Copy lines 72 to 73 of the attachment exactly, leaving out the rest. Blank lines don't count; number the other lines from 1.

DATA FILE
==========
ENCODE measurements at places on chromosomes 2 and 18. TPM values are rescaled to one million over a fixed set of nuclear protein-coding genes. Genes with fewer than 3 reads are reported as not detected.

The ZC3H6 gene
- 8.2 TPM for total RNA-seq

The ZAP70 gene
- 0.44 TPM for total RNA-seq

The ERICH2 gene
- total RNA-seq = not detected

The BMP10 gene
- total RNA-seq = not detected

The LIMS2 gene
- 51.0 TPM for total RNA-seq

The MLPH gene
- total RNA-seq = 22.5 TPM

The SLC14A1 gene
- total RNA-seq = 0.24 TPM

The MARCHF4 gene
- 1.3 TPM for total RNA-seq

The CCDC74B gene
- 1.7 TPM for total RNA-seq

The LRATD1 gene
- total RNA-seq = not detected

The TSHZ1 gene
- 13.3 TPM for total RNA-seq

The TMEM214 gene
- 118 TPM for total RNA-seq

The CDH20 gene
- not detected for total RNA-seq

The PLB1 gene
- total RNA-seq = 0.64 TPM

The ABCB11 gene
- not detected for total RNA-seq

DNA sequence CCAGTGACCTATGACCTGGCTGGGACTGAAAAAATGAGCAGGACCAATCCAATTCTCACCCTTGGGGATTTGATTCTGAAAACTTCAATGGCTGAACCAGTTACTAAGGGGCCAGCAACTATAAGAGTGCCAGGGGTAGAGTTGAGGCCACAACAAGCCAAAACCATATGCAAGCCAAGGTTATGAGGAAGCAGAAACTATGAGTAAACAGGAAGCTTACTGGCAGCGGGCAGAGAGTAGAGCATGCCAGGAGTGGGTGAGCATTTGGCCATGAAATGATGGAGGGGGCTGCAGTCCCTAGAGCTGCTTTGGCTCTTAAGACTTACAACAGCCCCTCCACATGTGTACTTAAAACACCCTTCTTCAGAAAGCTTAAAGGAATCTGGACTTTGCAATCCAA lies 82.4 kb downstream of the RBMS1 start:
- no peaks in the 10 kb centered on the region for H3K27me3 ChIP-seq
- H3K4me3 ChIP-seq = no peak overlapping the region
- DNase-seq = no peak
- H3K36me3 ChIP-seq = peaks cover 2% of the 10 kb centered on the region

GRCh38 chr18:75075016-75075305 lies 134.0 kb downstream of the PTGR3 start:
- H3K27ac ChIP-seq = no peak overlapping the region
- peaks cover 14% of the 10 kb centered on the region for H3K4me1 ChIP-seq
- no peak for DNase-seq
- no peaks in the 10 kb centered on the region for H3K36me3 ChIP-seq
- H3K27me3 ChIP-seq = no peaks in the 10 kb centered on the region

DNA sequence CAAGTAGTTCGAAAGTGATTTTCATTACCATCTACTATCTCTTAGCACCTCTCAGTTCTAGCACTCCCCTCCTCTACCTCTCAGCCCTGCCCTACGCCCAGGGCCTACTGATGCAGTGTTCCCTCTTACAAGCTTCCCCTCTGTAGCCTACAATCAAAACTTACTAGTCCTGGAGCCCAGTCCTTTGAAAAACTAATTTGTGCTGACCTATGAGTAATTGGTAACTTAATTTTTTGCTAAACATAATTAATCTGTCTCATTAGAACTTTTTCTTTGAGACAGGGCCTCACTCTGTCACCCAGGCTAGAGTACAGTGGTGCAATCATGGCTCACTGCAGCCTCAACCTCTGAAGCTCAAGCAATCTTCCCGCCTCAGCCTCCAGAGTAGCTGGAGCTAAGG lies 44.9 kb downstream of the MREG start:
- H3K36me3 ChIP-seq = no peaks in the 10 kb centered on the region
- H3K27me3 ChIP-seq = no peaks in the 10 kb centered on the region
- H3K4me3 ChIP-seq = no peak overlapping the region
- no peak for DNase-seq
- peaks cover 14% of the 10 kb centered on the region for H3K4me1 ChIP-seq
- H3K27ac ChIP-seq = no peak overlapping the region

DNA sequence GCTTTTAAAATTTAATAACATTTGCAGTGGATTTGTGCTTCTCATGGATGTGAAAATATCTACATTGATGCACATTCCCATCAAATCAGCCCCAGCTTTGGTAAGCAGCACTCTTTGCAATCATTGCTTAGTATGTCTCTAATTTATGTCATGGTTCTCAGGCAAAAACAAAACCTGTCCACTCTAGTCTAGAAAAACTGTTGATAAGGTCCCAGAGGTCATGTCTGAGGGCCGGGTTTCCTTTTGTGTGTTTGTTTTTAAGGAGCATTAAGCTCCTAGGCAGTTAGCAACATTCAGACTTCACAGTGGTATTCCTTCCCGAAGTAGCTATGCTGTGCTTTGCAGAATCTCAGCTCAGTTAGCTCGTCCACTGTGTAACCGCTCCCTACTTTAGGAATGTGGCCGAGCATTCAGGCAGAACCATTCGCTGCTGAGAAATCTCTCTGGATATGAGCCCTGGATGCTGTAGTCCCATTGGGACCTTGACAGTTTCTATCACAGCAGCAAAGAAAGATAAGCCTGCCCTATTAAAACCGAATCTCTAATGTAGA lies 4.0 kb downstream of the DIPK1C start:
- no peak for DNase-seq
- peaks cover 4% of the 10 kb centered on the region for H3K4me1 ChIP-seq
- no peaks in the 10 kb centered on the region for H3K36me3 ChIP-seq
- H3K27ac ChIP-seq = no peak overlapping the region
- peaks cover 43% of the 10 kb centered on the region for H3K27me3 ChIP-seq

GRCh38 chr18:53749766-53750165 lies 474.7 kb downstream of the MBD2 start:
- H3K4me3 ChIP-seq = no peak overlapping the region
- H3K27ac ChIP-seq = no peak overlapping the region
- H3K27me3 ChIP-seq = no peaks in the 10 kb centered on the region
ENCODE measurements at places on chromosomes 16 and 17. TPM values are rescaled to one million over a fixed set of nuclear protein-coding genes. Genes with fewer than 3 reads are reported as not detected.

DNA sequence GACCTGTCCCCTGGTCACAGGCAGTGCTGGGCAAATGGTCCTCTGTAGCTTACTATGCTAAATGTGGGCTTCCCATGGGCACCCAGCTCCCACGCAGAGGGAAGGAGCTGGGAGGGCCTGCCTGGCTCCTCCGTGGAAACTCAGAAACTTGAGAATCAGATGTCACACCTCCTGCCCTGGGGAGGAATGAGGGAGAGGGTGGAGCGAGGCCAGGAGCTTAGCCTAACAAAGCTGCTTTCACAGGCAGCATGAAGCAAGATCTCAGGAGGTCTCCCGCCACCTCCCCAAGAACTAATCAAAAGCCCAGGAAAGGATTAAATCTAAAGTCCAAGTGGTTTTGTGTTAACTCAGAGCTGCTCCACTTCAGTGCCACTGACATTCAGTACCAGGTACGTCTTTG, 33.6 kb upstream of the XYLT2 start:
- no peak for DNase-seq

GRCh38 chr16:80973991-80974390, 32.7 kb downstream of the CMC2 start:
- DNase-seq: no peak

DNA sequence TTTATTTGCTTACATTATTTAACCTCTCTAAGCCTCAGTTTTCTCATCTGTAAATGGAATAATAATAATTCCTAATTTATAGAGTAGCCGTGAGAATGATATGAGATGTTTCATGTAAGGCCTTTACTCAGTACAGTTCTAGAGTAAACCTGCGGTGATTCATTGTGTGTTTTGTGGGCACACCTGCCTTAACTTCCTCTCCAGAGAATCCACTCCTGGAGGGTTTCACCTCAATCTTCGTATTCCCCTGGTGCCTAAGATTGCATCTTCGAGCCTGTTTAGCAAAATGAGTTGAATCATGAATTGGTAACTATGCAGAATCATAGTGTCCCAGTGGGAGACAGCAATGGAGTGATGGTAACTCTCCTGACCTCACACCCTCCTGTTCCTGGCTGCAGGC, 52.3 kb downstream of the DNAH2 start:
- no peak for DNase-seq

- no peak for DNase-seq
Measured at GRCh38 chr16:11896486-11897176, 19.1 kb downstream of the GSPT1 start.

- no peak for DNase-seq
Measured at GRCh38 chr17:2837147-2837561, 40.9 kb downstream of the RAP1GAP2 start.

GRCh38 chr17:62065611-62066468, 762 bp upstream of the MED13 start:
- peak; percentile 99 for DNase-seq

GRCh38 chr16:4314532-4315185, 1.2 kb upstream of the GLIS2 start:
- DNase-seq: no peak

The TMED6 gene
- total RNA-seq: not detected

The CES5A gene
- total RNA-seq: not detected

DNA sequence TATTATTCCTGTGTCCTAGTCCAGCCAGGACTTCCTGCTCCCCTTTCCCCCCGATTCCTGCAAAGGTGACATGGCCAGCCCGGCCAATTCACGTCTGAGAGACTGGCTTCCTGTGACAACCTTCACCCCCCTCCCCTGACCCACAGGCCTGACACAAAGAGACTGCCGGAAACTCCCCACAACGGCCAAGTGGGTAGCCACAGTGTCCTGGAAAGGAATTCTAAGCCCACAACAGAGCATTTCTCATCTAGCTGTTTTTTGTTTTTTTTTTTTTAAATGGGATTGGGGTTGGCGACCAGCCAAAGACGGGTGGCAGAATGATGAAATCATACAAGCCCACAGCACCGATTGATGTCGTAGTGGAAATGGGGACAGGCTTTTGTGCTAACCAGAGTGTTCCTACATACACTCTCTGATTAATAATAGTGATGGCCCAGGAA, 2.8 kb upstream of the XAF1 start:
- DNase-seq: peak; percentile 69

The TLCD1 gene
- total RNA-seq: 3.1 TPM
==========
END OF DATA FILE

- peak; percentile 99 for DNase-seq

GRCh38 chr16:4314532-4315185, 1.2 kb upstream of the GLIS2 start: